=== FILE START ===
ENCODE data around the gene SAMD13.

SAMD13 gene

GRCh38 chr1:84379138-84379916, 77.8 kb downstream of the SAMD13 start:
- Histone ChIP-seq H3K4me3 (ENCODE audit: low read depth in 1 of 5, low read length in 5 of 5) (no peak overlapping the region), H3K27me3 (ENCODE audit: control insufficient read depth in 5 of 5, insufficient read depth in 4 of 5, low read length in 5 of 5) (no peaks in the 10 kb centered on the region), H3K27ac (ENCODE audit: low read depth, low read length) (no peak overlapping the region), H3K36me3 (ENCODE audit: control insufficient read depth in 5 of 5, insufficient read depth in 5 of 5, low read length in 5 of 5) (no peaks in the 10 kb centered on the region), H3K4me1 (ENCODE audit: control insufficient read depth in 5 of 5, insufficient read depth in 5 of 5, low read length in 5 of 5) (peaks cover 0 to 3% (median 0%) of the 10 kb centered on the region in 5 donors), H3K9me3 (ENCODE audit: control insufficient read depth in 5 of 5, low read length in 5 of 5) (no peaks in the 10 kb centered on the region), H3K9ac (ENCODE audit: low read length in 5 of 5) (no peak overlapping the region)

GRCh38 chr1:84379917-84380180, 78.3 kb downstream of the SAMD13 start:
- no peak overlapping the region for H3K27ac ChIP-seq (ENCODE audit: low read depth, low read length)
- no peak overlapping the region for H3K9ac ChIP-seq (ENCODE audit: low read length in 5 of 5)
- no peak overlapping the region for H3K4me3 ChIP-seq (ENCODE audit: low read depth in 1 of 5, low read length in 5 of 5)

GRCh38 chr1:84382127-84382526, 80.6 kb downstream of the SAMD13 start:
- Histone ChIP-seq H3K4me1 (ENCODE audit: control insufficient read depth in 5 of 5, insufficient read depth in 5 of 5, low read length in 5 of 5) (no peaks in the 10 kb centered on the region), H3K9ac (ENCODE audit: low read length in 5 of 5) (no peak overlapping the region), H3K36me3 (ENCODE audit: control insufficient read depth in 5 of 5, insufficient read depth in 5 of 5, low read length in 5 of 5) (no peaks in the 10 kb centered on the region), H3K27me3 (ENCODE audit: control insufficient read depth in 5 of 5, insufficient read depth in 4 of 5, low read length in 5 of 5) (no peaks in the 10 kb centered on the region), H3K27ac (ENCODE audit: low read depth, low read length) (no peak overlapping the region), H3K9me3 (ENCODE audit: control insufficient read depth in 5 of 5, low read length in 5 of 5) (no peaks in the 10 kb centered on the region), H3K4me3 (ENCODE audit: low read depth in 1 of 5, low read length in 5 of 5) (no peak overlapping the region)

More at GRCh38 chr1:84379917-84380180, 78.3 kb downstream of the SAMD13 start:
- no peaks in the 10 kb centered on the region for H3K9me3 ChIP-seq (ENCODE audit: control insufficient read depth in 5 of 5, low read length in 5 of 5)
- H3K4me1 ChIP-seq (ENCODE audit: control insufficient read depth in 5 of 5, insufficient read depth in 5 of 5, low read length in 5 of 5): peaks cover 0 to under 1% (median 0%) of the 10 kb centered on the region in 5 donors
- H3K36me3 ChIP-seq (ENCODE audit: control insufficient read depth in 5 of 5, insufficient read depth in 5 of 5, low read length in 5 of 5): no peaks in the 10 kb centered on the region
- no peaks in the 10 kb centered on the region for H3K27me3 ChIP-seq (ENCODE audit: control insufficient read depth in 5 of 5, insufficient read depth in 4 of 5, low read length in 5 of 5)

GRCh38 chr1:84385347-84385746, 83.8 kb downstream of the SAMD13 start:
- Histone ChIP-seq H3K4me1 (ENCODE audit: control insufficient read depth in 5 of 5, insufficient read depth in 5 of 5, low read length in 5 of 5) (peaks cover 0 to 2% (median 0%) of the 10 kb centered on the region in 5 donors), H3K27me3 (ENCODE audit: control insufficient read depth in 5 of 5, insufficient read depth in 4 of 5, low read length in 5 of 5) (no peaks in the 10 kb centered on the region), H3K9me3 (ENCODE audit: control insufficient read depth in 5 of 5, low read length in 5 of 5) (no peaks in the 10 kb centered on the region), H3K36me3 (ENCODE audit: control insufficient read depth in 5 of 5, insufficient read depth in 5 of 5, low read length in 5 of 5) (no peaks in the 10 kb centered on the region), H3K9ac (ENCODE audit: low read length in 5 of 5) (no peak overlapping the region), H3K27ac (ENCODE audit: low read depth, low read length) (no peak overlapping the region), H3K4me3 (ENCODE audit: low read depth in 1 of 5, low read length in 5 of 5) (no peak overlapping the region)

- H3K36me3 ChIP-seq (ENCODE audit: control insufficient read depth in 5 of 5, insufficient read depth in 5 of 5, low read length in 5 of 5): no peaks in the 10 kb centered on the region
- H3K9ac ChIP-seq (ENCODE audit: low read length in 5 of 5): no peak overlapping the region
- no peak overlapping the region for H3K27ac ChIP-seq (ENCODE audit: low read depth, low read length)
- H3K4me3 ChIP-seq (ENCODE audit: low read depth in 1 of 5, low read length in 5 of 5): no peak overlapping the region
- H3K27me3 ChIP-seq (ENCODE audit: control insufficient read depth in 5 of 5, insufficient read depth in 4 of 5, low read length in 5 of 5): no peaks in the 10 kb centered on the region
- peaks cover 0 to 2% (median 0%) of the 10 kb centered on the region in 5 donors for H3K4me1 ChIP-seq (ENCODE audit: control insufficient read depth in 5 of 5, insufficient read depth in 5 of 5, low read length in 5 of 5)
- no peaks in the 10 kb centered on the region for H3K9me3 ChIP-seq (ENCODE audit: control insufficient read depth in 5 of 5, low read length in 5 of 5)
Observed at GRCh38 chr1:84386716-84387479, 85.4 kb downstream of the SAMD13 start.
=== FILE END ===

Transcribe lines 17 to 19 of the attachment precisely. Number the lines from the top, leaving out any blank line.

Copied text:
- Histone ChIP-seq H3K4me1 (ENCODE audit: control insufficient read depth in 5 of 5, insufficient read depth in 5 of 5, low read length in 5 of 5) (peaks cover 0 to 2% (median 0%) of the 10 kb centered on the region in 5 donors), H3K27me3 (ENCODE audit: control insufficient read depth in 5 of 5, insufficient read depth in 4 of 5, low read length in 5 of 5) (no peaks in the 10 kb centered on the region), H3K9me3 (ENCODE audit: control insufficient read depth in 5 of 5, low read length in 5 of 5) (no peaks in the 10 kb centered on the region), H3K36me3 (ENCODE audit: control insufficient read depth in 5 of 5, insufficient read depth in 5 of 5, low read length in 5 of 5) (no peaks in the 10 kb centered on the region), H3K9ac (ENCODE audit: low read length in 5 of 5) (no peak overlapping the region), H3K27ac (ENCODE audit: low read depth, low read length) (no peak overlapping the region), H3K4me3 (ENCODE audit: low read depth in 1 of 5, low read length in 5 of 5) (no peak overlapping the region)

- H3K36me3 ChIP-seq (ENCODE audit: control insufficient read depth in 5 of 5, insufficient read depth in 5 of 5, low read length in 5 of 5): no peaks in the 10 kb centered on the region
- H3K9ac ChIP-seq (ENCODE audit: low read length in 5 of 5): no peak overlapping the region